Royal Canadian DragoonsStatements By Members

11 a.m.


Hec Clouthier Liberal Renfrew—Nipissing—Pembroke, ON

Mr. Speaker, it is indeed a distinct honour to speak on the eve of a monumental milestone in the apocalyptic annals of Canadian history.

One hundred years ago tomorrow, on October 30, 1899, 1,000 Canadian soldiers left Quebec City to fight in the South African Boer War. It was Canada's very first overseas mission. There were soldiers representing all seven provinces at the time.

The Royal Canadian Dragoons, who are now based at CFB Petawawa, in my great riding of Renfrew—Nipissing—Pembroke, represent one of this country's oldest military units. Just last week the RCDs received millennium funding to restore the 116 year old King's Banner which was used to rally the troops during the Boer War. It will be on display at the Base Petawawa Museum.

I cannot begin to describe the diligent dedication of those Boer War veterans, and the thousands of Canadian men and women who bravely represent Canada as peacekeepers throughout the world.

UnicefStatements By Members

11 a.m.


Mac Harb Liberal Ottawa Centre, ON

Mr. Speaker, Sunday is Halloween and again this year UNICEF will have over two million tiny volunteers collecting coins in support of less fortunate children around the world.

The money collected empowers our kids by enabling them to take action and help other children. Funds collected in this country will support programs like children's immunization. Since 1980 this program alone has saved the lives of over 20 million children.

Other programs include registering children at birth, providing access to safe drinking water and nutritious food. Children will also be given the opportunity to learn to read.

Canadians are generous and I ask that this tradition continue on Sunday night when people see a volunteer child of UNICEF. Every bit helps to save the life of a child in need. Together we will make a difference.

Public ServantsStatements By Members

11 a.m.


Gurmant Grewal Reform Surrey Central, BC

Mr. Speaker, I rise on behalf of our federal public servants to raise their concerns about wrongdoing, corruption and waste in our government. There are numerous complaints about corruption in our foreign missions, and allegations regarding immigration fraud, money laundering and drug trafficking.

Our hard-working and caring federal employees have nowhere to turn except to pass on their information in a brown envelope. There is no incentive or motivation for these people to speak out. In fact, I have numerous examples where they are punished, their careers are ruined and even the health of the whistleblowers and their families are affected.

Canadians want our public servants to be not only protected, but rewarded for uncovering and putting a stop to waste and corruption. Canadians know that this government does not protect our civil servants. I will soon be introducing a private member's bill to protect and reward whistleblowers.

The Ottawa SenatorsStatements By Members

11 a.m.


David Pratt Liberal Nepean—Carleton, ON

Mr. Speaker, Ottawa area residents were generally pleased by yesterday's re-announcement that the province will allow property tax relief for the Corel Centre. That will provide some, but only some, tax relief for the Ottawa Senators.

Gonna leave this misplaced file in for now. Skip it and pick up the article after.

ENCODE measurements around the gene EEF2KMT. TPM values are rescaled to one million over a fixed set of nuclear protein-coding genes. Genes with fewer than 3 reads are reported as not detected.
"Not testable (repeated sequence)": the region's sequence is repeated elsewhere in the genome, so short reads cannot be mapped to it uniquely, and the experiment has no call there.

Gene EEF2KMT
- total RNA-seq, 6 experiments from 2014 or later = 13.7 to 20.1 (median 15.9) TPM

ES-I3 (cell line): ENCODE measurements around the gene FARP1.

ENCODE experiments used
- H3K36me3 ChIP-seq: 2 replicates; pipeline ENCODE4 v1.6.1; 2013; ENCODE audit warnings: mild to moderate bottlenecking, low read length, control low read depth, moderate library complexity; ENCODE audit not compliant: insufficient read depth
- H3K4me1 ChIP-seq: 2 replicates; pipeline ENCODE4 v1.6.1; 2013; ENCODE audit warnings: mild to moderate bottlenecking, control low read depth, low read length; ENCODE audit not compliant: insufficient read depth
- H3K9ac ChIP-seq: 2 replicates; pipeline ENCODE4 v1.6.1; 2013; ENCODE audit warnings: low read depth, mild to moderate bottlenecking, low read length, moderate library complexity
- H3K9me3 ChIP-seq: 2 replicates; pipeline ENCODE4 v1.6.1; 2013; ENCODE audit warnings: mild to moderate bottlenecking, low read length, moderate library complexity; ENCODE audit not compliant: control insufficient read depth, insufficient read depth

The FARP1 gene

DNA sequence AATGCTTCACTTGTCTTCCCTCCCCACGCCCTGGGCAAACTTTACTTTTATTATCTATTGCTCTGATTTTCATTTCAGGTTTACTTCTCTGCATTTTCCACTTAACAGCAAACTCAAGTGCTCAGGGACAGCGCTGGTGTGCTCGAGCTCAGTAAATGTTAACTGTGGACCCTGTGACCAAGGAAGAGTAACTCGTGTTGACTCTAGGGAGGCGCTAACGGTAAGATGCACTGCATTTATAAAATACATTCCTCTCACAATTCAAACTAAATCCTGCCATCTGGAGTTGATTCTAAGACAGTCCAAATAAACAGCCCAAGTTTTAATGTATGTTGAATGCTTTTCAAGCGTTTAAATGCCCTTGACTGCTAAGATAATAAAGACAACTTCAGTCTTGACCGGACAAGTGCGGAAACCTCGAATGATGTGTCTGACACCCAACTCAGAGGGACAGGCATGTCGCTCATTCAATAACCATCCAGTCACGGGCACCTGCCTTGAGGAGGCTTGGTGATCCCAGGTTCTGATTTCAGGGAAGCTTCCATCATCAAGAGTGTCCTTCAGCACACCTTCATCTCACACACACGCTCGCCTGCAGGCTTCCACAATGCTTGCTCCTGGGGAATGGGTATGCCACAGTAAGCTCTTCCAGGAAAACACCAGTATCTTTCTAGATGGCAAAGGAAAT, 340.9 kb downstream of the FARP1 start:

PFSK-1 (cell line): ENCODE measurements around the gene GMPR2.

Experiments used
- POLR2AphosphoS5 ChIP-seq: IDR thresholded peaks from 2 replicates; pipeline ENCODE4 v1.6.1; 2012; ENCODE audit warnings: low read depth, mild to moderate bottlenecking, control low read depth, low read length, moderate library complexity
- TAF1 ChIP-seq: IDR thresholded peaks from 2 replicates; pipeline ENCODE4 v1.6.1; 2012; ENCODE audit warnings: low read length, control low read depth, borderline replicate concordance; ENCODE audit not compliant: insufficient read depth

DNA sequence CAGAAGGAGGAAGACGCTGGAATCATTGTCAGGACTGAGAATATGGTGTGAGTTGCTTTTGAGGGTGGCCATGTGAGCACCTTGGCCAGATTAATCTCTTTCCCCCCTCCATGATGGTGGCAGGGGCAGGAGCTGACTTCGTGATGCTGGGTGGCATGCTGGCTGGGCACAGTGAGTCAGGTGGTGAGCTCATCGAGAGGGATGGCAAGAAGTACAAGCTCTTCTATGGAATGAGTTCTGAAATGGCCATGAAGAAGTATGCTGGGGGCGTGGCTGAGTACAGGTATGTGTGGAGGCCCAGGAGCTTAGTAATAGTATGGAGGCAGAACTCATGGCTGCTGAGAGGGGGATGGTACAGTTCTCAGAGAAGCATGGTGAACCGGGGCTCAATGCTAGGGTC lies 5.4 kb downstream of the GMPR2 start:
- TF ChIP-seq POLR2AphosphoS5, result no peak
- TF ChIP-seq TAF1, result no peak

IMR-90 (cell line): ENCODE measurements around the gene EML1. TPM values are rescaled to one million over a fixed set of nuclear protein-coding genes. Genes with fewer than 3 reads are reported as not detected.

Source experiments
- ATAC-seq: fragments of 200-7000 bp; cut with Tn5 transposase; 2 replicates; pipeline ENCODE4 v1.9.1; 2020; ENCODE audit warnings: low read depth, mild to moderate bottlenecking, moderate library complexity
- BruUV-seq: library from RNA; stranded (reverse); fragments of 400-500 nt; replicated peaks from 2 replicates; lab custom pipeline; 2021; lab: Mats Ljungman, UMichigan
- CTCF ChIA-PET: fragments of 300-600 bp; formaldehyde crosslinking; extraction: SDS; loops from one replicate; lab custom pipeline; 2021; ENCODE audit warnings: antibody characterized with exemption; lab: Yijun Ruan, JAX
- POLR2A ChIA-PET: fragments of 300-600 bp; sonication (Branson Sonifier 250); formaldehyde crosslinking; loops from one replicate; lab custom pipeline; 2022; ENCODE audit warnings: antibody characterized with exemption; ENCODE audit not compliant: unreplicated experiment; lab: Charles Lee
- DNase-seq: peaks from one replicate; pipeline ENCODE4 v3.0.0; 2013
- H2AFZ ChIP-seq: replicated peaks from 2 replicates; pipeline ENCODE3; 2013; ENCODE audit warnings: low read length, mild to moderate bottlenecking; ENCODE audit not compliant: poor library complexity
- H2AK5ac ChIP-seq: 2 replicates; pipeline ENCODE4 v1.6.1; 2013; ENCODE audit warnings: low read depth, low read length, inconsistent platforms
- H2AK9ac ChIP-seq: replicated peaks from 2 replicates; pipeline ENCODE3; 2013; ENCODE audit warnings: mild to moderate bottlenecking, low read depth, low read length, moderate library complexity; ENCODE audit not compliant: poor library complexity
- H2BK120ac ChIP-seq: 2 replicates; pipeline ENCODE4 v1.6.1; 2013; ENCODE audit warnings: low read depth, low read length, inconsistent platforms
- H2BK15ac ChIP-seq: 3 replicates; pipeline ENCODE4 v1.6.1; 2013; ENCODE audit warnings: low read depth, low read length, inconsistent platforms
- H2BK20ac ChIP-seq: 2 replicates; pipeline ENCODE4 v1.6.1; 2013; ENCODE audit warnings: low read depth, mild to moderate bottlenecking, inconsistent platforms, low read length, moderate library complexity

However, as Senators' owner Rod Bryden has said, “This issue is all about tax fairness”. Where is the fairness in requiring the Senators to pay for their own exit ramp off Highway 417? Where is the fairness in declaring a Senators game non-Canadian and subjecting it to a 10% amusement tax? Where is the fairness in using their games to make money on a lottery without giving them a share?

Local provincial minister John Baird should get his facts straight when he says that the federal government has not put anything on the table. This government has contributed $6 million to the Senators, along with allowing the benefits associated with “distress preferred shares”. Come on, Ontario, you can do better.

Minister Of TransportStatements By Members

11:05 a.m.


Ghislain Fournier Bloc Manicouagan, QC

Mr. Speaker, highway 389 runs through part of the riding of Manicouagan. The construction in its present state puts those using the road at risk.

Twice—in November 1997 and November 1998—the Minister of Transport has mentioned that an agreement could be renewed to complete the construction work on this road, if funds were available.

There is no shortage of surpluses. If the minister had the political will to act, the money could be available, especially since the minister invested $300 million on the highway through Labrador, which is, in a way, the extension of highway 389.

The people of Manicouagan are entitled to safe highways. This House must be aware of their impatience at the minister's inaction in this matter.

The PhilippinesStatements By Members

11:05 a.m.


Rey D. Pagtakhan Liberal Winnipeg North—St. Paul, MB

Mr. Speaker, the Speech from the Throne, which opened the second session of the 36th Parliament, speaks of Canada's place in the world as an outward looking country with a trade oriented economy.

It gives me a special sense of pride when my country of birth, the Philippines, experiences Canada's broadened economic vision at a time when our two nations are celebrating half a century of diplomatic relations.

Recently team Canada '97, led by the Prime Minister, was in the Philippines. This past August the Secretary of State for Asia-Pacific led another trade mission to the country and witnessed the official opening of the Canadian consulate in the city of Cebu, a beautiful place where my wife spent her formative years.